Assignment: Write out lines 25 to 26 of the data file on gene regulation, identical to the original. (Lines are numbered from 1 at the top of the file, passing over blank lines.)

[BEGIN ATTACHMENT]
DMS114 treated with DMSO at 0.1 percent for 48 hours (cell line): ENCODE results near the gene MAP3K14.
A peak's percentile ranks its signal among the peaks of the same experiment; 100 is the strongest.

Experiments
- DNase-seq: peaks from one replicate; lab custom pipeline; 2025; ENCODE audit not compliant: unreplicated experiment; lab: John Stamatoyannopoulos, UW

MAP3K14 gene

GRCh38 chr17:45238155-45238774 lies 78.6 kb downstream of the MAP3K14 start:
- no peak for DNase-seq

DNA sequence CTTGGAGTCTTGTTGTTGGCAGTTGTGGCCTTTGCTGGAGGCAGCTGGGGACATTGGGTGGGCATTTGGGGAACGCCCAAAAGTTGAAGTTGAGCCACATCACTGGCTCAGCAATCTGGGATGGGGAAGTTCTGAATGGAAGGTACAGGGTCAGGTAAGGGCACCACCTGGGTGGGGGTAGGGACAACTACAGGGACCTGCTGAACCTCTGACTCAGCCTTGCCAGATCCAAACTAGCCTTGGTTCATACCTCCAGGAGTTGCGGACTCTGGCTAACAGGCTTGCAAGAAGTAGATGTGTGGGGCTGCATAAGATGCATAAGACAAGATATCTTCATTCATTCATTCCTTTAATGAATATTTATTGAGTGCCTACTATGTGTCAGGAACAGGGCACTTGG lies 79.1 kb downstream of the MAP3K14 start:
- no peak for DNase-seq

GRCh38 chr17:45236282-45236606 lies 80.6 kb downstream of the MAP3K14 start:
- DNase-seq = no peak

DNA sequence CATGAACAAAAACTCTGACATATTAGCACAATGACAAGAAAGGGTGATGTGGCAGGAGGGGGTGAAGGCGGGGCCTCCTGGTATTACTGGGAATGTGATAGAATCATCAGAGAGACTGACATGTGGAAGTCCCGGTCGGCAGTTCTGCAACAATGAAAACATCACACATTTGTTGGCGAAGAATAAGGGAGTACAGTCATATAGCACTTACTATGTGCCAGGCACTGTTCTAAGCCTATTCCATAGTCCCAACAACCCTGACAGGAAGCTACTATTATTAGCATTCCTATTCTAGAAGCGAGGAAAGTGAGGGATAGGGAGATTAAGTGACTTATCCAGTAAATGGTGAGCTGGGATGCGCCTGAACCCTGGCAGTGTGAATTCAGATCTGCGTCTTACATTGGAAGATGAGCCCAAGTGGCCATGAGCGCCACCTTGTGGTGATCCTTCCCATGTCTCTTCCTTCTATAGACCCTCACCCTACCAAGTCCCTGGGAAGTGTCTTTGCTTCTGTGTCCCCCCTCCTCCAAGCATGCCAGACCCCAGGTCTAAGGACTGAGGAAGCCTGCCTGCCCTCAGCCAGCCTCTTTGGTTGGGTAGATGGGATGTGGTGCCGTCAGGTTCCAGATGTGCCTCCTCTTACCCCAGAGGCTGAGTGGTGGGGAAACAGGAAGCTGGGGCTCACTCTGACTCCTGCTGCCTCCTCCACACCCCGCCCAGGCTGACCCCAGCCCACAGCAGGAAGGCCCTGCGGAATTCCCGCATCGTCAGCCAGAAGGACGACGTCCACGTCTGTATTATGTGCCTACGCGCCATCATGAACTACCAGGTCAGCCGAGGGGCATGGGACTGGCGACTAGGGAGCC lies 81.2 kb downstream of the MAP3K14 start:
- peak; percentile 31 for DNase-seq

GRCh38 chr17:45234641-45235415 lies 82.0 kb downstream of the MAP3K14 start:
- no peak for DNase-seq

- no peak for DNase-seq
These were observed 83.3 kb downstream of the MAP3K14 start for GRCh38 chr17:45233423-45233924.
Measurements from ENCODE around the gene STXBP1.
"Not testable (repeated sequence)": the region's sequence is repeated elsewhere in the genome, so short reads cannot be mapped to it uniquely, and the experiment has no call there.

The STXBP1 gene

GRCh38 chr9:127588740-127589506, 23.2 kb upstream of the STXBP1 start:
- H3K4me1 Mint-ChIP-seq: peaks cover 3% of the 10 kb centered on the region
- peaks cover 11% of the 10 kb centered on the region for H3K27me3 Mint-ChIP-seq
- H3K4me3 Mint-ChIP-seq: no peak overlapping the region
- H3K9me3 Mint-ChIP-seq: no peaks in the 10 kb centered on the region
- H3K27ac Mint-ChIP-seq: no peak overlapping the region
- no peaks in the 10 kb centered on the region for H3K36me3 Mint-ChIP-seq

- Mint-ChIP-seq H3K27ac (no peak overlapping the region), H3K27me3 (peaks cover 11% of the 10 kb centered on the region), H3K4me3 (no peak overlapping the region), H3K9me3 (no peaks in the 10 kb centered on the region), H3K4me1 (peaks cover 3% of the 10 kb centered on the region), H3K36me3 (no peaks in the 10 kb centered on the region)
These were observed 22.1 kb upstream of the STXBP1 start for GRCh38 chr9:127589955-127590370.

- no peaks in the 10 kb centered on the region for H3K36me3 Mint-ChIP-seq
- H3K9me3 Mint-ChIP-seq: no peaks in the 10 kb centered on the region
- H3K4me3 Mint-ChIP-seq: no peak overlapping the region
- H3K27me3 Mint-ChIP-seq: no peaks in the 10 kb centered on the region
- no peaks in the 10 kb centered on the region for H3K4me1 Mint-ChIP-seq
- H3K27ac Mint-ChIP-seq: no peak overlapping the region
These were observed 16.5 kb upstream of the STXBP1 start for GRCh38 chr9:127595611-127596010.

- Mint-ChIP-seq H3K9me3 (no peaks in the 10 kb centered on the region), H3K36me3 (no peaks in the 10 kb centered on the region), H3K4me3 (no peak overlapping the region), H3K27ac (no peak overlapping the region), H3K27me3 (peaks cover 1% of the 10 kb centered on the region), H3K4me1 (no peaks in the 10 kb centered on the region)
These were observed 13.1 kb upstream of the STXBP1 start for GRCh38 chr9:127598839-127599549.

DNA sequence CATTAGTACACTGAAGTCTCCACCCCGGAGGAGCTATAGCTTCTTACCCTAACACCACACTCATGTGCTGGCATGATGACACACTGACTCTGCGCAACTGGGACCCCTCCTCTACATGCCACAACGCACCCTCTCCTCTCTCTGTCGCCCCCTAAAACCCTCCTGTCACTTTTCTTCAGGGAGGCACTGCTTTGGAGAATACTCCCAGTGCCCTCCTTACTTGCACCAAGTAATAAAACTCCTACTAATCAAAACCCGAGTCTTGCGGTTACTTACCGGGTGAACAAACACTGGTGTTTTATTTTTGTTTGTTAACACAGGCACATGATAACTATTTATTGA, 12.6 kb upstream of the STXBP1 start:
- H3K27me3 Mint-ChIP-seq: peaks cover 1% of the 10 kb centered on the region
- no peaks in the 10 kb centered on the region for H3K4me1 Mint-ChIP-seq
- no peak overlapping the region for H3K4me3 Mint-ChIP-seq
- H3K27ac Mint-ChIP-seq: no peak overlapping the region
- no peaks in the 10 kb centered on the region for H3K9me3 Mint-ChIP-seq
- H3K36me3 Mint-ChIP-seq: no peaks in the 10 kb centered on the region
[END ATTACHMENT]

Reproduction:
- H3K9me3 Mint-ChIP-seq: no peaks in the 10 kb centered on the region
- H3K27ac Mint-ChIP-seq: no peak overlapping the region